• Hunting: This includes moose, caribou, Dali sheep, mountain goats, Sitka blacktailed deer, musk ox, bear, wolves and birds. BLM lands are typically open under the laws of the State of Alaska Fish and Game.
  • Fishing: More than 2.5 million acres of lakes and 100,000-plus miles of stream are on public land. Fish includes Chinook, coho, sockeye salmon, rainbow trout, lake trout, Arctic char, northern pike, Dolly Varden, and Arctic grayling. Sport fish are regulated by the Alaska Department of Fish and Game.
  • Trails for hiking, biking, bird and wildlife watching, and much more. This includes the 730-acre Campbell Tract, 27-mile Pinnell Mountain Recreational Trail, million-acre White Mountains National Recreation Area, and much more.
  • Mountain biking: If you’re up for a significant challenge and a thrilling adventure, here’s information.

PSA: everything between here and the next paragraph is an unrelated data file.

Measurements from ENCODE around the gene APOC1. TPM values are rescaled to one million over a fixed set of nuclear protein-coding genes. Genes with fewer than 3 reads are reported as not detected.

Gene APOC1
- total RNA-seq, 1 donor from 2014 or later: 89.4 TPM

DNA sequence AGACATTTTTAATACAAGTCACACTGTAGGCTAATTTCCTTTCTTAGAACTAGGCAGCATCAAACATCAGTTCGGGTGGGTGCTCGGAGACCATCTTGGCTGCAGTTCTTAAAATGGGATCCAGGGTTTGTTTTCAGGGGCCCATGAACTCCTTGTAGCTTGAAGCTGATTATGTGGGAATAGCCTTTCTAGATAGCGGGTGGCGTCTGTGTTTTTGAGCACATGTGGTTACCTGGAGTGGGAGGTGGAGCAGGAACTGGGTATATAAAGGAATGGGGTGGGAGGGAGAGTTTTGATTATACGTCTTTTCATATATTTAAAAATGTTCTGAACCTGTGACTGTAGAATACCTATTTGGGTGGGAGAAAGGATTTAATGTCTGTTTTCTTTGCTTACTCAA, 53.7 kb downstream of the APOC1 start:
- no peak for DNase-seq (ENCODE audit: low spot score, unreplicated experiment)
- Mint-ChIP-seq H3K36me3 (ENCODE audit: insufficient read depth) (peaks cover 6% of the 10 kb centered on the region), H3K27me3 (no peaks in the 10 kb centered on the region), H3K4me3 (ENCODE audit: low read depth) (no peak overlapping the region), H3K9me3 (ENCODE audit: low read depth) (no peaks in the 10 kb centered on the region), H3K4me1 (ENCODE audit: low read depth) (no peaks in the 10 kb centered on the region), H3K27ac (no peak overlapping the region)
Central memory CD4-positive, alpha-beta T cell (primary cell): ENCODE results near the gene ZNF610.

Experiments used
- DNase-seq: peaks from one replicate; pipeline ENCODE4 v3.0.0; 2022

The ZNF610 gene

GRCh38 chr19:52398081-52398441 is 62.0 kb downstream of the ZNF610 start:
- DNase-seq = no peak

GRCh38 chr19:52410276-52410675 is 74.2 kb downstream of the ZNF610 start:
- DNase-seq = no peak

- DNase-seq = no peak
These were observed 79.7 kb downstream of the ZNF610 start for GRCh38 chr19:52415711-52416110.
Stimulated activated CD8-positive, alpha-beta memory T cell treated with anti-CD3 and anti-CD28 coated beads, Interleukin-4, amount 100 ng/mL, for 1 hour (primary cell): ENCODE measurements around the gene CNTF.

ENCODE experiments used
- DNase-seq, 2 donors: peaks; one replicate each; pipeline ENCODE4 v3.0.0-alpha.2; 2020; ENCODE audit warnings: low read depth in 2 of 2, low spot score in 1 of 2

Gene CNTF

• Horseback riding: The BLM Campbell Tract provides several trails to see the area in traditional ways.
  • Winter fat tire biking: There are literally hundreds of miles of trails for winter biking, ideal if you’re feeling cooped up.
  • Cross-country skiing: This can be a perfect way to enjoy Alaska’s winters. Here’s a map to guide you.
  • Ice fishing: The best time to go is right after water freezes and fish are still active. Follow safety guidelines carefully and fish for burbot, char, coho salmon, Dolly Varden, sheefish, trout, and whitefish.

Also consider gold mining! The BLM provides a panning for gold video. Plus, you don’t want to miss the Iditarod Sled Dog Race and other dog sledding competitions. Mush!